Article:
Japan blocks scrutiny of commercial sea fishing
Jun. 13, 1997
HARARE, Zimbabwe (AP) _ Japan blocked U.S. proposals Friday aimed at increasing conservation of depleted fish stocks, but lost a bid to strip the International Whaling Commission of some of its powers.
The fisheries decision at the U.N. Convention on Trade in Endangered Species, the world's largest gathering of conservationists, means huge commercial fishing industries, including Japan's, will not face increased scrutiny for at least two more years.
Participants at the biannual conference are gearing up for voting next week on more than 80 other hotly debated proposals.
South Africa was using the conference to defend its push to resume selling rhinoceros horn, despite objections from environmentalists. There is a market for rhino horn in Middle Eastern countries that use it to craft traditional dagger handles, and in many Asian countries, where it is believed to have medicinal properties.
But Japan was the center of much of the attention Friday. By a 50-49 margin, it won a secret committee vote to stop the convention from creating a U.S.-proposed working group as a first step to drawing up protection measures for certain sea fish.
In a second vote, also conducted by secret balloting, 57 countries opposed Japanese demands to transfer control over whale conservation from the International Whaling Commission to the 138-nation gathering. Only 27 countries sided with Japan.
The convention has little expertise in whaling and has relied on the commission for its lead, so the resolution was widely seen as an effort to weaken whale conservation. The International Whaling Commission imposed a moratorium on whaling in 1986, but Japan and Norway have resumed hunting.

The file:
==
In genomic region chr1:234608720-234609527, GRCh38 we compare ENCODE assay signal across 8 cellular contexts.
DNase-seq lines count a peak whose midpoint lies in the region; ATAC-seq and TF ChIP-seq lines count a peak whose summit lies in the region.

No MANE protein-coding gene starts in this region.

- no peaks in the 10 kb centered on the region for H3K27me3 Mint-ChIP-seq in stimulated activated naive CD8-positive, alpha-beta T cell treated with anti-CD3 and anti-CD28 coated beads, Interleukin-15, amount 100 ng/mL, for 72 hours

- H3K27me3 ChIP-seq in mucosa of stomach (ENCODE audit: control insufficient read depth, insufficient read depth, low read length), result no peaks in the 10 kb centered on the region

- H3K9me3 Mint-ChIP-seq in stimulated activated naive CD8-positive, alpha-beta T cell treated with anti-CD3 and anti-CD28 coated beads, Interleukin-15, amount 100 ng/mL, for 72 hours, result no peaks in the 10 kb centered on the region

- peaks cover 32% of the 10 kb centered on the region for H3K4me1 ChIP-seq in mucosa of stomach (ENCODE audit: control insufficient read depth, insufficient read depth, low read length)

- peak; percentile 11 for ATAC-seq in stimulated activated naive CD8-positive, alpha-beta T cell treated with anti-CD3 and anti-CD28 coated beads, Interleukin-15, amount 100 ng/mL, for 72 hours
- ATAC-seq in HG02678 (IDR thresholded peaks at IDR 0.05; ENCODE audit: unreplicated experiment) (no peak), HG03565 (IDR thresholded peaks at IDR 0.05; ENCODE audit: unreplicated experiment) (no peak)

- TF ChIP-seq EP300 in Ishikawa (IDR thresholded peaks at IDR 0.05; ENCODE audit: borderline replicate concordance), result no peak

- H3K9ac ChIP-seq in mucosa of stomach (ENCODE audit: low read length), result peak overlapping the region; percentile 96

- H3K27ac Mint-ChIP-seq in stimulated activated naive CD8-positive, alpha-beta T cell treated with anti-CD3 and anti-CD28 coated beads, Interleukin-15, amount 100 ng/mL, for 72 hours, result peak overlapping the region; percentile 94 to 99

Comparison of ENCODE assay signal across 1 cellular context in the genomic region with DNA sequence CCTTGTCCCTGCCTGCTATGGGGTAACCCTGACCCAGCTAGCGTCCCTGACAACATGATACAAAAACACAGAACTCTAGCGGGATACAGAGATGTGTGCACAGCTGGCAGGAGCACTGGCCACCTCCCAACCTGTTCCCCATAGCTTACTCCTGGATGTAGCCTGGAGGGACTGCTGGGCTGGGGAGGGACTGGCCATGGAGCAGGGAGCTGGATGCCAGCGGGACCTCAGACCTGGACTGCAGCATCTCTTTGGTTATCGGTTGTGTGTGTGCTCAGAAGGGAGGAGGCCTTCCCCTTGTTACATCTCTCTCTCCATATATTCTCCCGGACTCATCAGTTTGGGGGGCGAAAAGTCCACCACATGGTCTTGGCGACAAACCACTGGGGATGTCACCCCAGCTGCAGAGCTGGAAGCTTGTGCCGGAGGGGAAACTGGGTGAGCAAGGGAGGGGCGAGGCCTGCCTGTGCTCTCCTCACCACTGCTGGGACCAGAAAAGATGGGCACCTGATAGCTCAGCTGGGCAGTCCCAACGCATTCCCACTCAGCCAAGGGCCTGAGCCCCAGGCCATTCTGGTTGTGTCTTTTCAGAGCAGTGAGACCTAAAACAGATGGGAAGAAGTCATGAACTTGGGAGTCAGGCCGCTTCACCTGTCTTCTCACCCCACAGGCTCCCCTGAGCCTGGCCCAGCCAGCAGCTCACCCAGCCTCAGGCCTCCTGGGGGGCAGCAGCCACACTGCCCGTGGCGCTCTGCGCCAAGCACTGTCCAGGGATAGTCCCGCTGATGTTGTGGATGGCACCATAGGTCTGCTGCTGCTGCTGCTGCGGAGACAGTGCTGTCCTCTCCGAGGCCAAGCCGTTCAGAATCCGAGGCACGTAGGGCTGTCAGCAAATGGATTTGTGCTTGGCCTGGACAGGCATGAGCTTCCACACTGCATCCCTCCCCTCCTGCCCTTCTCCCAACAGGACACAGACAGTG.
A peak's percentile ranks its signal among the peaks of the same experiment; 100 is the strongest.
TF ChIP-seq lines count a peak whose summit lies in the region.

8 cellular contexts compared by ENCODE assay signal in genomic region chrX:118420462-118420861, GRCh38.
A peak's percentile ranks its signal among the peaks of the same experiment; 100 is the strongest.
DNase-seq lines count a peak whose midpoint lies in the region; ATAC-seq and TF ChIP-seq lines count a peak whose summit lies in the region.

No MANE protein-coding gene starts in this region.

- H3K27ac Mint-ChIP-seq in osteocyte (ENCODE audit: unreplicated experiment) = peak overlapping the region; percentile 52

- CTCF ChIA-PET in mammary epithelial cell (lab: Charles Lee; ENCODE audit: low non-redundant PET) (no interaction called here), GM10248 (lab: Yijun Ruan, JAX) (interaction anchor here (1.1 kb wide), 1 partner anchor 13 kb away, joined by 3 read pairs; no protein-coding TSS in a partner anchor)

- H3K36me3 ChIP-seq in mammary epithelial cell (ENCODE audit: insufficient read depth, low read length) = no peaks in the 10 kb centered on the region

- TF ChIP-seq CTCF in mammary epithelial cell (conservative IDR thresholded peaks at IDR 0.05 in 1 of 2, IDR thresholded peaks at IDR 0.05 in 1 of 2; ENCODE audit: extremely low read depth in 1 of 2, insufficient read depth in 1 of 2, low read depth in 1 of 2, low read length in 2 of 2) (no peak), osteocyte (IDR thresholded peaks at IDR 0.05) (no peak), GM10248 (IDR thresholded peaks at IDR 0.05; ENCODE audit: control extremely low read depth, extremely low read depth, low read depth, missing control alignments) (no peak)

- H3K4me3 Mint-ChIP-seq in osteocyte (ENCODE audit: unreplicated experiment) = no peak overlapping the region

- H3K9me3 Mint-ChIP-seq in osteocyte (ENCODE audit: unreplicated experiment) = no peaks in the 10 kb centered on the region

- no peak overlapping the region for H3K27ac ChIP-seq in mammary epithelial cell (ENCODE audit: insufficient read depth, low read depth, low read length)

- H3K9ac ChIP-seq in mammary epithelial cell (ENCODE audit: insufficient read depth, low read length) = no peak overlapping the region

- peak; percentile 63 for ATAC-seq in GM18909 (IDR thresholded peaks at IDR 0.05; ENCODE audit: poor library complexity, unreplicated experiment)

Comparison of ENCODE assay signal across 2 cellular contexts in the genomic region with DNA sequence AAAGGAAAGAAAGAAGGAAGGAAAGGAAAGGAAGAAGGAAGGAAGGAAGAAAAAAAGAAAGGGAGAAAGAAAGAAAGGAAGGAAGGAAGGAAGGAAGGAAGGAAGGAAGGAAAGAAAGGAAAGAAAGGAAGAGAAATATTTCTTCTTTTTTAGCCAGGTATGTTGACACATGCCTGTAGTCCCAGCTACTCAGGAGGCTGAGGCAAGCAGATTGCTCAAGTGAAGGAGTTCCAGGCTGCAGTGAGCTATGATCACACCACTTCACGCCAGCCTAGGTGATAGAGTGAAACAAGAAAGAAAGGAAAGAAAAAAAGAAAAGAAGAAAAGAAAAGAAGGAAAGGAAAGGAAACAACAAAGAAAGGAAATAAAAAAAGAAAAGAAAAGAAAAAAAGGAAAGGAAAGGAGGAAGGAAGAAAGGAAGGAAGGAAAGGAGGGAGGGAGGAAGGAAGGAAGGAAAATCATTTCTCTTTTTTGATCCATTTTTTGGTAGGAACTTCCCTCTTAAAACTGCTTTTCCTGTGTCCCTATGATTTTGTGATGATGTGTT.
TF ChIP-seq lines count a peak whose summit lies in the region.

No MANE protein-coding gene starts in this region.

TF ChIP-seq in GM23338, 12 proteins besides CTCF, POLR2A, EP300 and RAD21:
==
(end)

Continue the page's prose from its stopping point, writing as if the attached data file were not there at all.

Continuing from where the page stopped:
Measures defeated in committee votes cannot be voted on by the full convention next week.
The rhino horn will be one of the most controversial issues, with South Africa leading an African push to water down a ban on trading in rhinoceros products.
At the last convention two years ago, South Africa won the right to trade in live rhinos, which includes sales to zoos and game parks, while the ban on trading in rhinoceros horn remained intact.
On Friday, South Africa began a campaign aimed at gaining the right to sell rhino horn, perhaps at the next convention. It said it did not want to start selling rhino horn now, but wanted approval to begin negotiations with the main consumers on ways to regulate legal trading.
South Africa claimed Friday it could satisfy the world demand for rhino horn by selling its existing stock and by harvesting from its rhino population without culling or depleting the numbers.
``The only source presently available is illegal trade,'' said George Hughes, head of the wildlife service in South Africa's KwaZulu-Natal province, where most of Africa's surviving white rhinoceros live.
The province has nursed South Africa's white rhino population back from a low of 14 at the turn of the century to more than 7,000 today, Hughes said.
But Indian conservation groups seeking to rally opposition to the South African position say their country's rhino population would be devastated by an easing of the ban on horn sales.
``As India is home to 70-80 percent of the world's last remaining one-horned rhinos, we view this issue with the gravest concern,'' said an appeal signed by more than 5,000 Indian conservationists.